• A senior administration official said: "The president is all-in, 100 percent on China."
  • After an administration negotiating trip to China, there was internal speculation that there might be what the hawks called "an appeasement deal" where China bought off Trump with an agreement to buy more soybeans and other American products.
  • But that's now off the table, in part because the White House feels China has made no changes in practices the U.S. objects to, including its theft and heavy-handed acquisition of American companies' intellectual property and technology.

The member of Congress said: "They think internally that because China sells so much more to the U.S. than the U.S. sells to China, this is a war they can win."

  • However, many economists remain skeptical. And the administration has little true visibility into what Xi thinks.
  • One Trump adviser told us that they urged the president to limit the number of trade fights he picks around the world: "The goal is to isolate China."
  • So fights over NAFTA and Europe become a distraction.

Most of Trump’s top economic and trade officials adamantly oppose these auto tariffs. Trade adviser Peter Navarro is a lonely internal advocate alongside the president.

  • Two sources who recently spoke to Defense Secretary Jim Mattis came away thinking that he would not support a national security argument for the imposition of auto tariffs.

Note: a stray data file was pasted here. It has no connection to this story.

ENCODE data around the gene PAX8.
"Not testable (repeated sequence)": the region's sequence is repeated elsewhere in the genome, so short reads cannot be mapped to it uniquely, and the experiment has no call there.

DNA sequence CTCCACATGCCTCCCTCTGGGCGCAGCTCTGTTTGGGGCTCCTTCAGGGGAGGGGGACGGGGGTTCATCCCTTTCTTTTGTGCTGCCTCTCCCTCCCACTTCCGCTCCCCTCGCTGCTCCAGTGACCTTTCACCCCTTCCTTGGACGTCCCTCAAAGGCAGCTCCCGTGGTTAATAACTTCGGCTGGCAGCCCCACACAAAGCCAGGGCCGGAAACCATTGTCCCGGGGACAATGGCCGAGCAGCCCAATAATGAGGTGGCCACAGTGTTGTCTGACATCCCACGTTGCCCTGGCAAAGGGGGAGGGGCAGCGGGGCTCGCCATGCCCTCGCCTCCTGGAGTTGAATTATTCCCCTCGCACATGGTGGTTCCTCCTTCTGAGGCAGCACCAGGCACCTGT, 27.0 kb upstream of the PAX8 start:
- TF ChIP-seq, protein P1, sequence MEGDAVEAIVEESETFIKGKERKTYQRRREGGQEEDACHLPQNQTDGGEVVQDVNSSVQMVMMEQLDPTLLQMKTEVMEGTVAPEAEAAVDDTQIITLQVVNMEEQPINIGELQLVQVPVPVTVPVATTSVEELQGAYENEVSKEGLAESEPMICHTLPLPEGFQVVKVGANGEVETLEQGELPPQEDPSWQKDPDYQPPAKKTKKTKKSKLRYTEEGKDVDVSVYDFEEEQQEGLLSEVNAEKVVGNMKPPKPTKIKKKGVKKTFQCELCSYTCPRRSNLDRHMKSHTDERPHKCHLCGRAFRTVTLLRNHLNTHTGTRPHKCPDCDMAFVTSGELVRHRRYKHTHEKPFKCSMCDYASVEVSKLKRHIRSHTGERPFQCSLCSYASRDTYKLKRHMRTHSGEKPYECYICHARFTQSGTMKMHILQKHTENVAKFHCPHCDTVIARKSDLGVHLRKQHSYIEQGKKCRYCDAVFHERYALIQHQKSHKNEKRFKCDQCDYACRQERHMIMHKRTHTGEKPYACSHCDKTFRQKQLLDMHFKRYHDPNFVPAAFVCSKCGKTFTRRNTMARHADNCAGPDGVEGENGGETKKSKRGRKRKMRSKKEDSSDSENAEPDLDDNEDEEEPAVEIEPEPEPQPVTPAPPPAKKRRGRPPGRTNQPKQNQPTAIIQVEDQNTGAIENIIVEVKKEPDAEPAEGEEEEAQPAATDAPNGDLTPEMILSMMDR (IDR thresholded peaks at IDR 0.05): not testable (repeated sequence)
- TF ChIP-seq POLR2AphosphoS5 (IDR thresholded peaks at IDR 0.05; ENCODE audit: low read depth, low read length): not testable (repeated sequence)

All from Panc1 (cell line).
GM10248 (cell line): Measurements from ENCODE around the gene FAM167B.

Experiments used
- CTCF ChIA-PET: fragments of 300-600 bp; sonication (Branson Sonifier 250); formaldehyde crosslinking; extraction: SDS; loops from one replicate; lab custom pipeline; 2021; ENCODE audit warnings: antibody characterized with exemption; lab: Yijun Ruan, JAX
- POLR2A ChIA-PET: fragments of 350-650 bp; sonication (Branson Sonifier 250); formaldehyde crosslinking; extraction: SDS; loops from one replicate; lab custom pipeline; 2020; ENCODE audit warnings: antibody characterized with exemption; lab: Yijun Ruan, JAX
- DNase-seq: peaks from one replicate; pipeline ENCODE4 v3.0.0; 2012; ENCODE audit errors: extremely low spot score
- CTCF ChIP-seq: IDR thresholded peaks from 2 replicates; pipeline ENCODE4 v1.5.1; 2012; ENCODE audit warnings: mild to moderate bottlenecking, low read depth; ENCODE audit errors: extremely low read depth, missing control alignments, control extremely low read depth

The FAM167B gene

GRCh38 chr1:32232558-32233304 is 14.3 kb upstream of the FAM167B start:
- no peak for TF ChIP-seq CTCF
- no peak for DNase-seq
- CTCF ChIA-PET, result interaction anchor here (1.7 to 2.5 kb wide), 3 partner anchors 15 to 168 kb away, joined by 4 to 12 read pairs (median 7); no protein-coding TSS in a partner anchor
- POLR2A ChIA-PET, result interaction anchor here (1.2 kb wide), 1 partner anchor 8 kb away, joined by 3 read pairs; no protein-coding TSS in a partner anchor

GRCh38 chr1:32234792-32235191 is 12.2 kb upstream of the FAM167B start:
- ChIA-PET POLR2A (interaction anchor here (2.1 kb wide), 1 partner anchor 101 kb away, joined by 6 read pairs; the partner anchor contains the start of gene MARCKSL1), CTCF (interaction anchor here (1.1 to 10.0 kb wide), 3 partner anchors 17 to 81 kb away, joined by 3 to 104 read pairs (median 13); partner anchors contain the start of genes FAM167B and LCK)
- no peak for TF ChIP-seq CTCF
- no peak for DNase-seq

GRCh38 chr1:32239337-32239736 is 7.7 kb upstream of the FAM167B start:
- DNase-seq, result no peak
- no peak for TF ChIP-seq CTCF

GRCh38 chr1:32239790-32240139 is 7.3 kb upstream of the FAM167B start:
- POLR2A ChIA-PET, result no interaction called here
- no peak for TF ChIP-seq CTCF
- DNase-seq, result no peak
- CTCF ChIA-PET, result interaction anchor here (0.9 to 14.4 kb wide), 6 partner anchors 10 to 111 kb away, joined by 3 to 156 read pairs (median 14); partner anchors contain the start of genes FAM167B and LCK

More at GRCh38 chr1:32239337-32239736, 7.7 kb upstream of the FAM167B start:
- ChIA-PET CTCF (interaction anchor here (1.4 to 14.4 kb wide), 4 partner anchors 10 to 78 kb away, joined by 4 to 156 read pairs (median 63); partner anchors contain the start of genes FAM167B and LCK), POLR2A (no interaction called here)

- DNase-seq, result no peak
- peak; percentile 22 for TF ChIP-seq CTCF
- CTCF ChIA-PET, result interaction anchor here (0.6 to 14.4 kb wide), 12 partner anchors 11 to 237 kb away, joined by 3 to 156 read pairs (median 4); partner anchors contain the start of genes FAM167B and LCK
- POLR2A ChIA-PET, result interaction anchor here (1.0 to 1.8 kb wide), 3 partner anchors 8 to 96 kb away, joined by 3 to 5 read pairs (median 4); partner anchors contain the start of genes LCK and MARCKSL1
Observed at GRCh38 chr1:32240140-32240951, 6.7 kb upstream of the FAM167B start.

Be smart: If Trump carries out his threats on auto tariffs, it could be the act that provokes a Republican rebellion on Capitol Hill.

Subscribe to Axios AM/PM for a daily rundown of what's new and why it matters, directly from Mike Allen.
Please enter a valid email.
Please enter a valid email.
Server error. Please try a different email.
Subscribed! Look for Axios AM and PM in your inbox tomorrow or read the latest Axios AM now.

Go deeper

2 hours ago - Health

Food banks feel the strain without holiday volunteers

People wait in line at Food Bank Community Kitchen on Nov. 25 in New York City. Photo: Michael Loccisano/Getty Images for Food Bank For New York City

America's food banks are sounding the alarm during this unprecedented holiday season.

The big picture: Soup kitchens and charities, usually brimming with holiday volunteers, are getting far less help.

4 hours ago - Health

AstraZeneca CEO: "We need to do an additional study" on COVID vaccine

Photo: Pavlo Gonchar/SOPA Images/LightRocket via Getty Images

AstraZeneca CEO Pascal Soriot said on Thursday the company is likely to start a new global trial to measure how effective its coronavirus vaccine is, Bloomberg reports.

Why it matters: Following Phase 3 trials, Oxford and AstraZeneca said their vaccine was 90% effective in people who got a half dose followed by a full dose, and 62% effective in people who got two full doses.

Updated 6 hours ago - Politics & Policy

Coronavirus dashboard

Illustration: Sarah Grillo/Axios

  1. Health: Coronavirus cases rose 10% in the week before Thanksgiving.
  2. Politics: Supreme Court backs religious groups on New York coronavirus restrictions.
  3. World: Expert says COVID vaccine likely won't be available in Africa until Q2 of 2021 — Europeans extend lockdowns.
  4. Economy: The winners and losers of the COVID holiday season.
  5. Education: National standardized tests delayed until 2022.